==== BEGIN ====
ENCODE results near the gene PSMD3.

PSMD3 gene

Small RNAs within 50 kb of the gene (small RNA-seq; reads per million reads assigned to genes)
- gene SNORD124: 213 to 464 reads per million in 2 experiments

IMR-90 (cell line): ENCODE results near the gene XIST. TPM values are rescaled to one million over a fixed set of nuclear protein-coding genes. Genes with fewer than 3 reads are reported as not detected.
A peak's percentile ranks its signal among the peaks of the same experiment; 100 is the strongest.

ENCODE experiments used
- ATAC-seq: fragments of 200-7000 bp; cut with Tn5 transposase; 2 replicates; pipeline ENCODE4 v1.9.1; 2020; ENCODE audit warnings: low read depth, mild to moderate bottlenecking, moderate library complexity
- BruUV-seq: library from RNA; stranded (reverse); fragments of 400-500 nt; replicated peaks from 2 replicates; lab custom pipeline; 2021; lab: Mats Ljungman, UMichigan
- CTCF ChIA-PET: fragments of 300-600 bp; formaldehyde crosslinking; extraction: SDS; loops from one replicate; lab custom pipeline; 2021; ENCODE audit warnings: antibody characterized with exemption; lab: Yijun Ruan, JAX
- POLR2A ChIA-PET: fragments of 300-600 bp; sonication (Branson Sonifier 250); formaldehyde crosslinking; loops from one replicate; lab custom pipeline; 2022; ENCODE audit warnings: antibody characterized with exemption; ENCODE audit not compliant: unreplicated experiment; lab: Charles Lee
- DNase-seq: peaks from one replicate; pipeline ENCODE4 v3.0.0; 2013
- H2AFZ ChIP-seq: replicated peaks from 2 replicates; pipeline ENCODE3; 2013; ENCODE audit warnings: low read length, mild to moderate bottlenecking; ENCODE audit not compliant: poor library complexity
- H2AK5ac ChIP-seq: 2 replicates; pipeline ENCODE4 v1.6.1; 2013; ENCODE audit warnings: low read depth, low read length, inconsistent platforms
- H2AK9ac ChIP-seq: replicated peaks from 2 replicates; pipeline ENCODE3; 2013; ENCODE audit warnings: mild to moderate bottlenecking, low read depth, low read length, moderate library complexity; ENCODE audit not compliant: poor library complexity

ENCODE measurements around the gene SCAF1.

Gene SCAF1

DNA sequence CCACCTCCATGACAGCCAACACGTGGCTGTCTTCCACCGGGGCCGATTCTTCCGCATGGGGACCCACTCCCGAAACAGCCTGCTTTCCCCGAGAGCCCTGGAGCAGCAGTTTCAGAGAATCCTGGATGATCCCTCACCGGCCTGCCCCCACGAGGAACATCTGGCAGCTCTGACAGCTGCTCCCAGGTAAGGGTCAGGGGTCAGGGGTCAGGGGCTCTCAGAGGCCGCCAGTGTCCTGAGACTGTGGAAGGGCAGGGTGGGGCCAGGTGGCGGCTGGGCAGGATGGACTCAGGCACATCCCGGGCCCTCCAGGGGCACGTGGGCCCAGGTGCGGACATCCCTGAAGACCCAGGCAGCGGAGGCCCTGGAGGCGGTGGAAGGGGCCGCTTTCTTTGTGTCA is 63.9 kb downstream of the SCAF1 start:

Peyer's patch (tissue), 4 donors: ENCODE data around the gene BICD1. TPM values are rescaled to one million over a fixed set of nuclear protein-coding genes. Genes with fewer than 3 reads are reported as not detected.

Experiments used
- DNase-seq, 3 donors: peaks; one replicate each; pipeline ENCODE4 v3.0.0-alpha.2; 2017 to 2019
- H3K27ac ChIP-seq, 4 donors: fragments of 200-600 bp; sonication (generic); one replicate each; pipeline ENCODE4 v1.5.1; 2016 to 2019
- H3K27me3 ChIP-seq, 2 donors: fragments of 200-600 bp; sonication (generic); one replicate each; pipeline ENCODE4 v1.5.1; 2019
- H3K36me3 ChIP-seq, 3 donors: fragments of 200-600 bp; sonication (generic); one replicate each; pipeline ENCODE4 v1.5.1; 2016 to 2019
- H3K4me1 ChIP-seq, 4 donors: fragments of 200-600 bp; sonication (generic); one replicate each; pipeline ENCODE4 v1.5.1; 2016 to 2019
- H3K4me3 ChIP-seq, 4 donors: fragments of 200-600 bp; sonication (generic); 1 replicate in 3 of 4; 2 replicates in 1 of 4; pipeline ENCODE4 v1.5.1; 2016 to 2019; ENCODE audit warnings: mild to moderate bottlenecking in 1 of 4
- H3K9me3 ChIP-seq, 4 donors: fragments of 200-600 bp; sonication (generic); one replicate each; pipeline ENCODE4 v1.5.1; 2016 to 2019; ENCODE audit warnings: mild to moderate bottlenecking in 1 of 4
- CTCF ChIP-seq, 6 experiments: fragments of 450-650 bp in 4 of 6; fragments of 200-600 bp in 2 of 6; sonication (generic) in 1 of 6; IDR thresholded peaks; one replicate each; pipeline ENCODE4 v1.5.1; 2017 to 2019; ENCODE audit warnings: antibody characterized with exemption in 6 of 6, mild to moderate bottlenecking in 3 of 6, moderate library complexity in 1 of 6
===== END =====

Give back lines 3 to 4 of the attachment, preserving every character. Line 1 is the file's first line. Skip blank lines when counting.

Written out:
Small RNAs within 50 kb of the gene (small RNA-seq; reads per million reads assigned to genes)
- gene SNORD124: 213 to 464 reads per million in 2 experiments